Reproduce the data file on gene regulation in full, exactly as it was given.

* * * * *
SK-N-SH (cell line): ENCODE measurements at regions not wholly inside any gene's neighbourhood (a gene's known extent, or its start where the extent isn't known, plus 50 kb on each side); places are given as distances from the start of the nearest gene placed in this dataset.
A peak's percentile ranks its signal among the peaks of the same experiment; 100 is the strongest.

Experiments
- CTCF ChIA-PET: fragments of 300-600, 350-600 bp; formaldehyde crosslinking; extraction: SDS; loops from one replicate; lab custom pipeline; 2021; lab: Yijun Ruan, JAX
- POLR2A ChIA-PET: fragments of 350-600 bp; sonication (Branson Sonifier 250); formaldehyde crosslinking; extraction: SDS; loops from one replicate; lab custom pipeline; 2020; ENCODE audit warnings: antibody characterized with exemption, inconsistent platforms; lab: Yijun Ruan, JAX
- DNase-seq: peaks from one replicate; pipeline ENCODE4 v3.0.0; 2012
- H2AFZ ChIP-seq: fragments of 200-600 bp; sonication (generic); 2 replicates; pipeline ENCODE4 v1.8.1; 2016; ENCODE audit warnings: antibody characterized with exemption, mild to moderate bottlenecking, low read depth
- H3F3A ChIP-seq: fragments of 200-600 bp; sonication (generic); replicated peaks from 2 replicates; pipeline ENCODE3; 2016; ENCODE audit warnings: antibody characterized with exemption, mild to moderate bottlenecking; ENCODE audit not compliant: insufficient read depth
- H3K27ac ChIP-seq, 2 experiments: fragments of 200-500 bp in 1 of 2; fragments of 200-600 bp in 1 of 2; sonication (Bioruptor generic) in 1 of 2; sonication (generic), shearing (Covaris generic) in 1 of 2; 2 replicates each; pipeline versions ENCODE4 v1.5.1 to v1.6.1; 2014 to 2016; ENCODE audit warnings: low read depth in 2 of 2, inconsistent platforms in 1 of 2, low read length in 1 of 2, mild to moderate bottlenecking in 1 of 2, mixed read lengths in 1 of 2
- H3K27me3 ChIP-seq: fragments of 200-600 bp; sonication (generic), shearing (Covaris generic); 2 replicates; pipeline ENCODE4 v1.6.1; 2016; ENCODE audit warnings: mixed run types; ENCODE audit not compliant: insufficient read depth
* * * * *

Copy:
SK-N-SH (cell line): ENCODE measurements at regions not wholly inside any gene's neighbourhood (a gene's known extent, or its start where the extent isn't known, plus 50 kb on each side); places are given as distances from the start of the nearest gene placed in this dataset.
A peak's percentile ranks its signal among the peaks of the same experiment; 100 is the strongest.

Experiments
- CTCF ChIA-PET: fragments of 300-600, 350-600 bp; formaldehyde crosslinking; extraction: SDS; loops from one replicate; lab custom pipeline; 2021; lab: Yijun Ruan, JAX
- POLR2A ChIA-PET: fragments of 350-600 bp; sonication (Branson Sonifier 250); formaldehyde crosslinking; extraction: SDS; loops from one replicate; lab custom pipeline; 2020; ENCODE audit warnings: antibody characterized with exemption, inconsistent platforms; lab: Yijun Ruan, JAX
- DNase-seq: peaks from one replicate; pipeline ENCODE4 v3.0.0; 2012
- H2AFZ ChIP-seq: fragments of 200-600 bp; sonication (generic); 2 replicates; pipeline ENCODE4 v1.8.1; 2016; ENCODE audit warnings: antibody characterized with exemption, mild to moderate bottlenecking, low read depth
- H3F3A ChIP-seq: fragments of 200-600 bp; sonication (generic); replicated peaks from 2 replicates; pipeline ENCODE3; 2016; ENCODE audit warnings: antibody characterized with exemption, mild to moderate bottlenecking; ENCODE audit not compliant: insufficient read depth
- H3K27ac ChIP-seq, 2 experiments: fragments of 200-500 bp in 1 of 2; fragments of 200-600 bp in 1 of 2; sonication (Bioruptor generic) in 1 of 2; sonication (generic), shearing (Covaris generic) in 1 of 2; 2 replicates each; pipeline versions ENCODE4 v1.5.1 to v1.6.1; 2014 to 2016; ENCODE audit warnings: low read depth in 2 of 2, inconsistent platforms in 1 of 2, low read length in 1 of 2, mild to moderate bottlenecking in 1 of 2, mixed read lengths in 1 of 2
- H3K27me3 ChIP-seq: fragments of 200-600 bp; sonication (generic), shearing (Covaris generic); 2 replicates; pipeline ENCODE4 v1.6.1; 2016; ENCODE audit warnings: mixed run types; ENCODE audit not compliant: insufficient read depth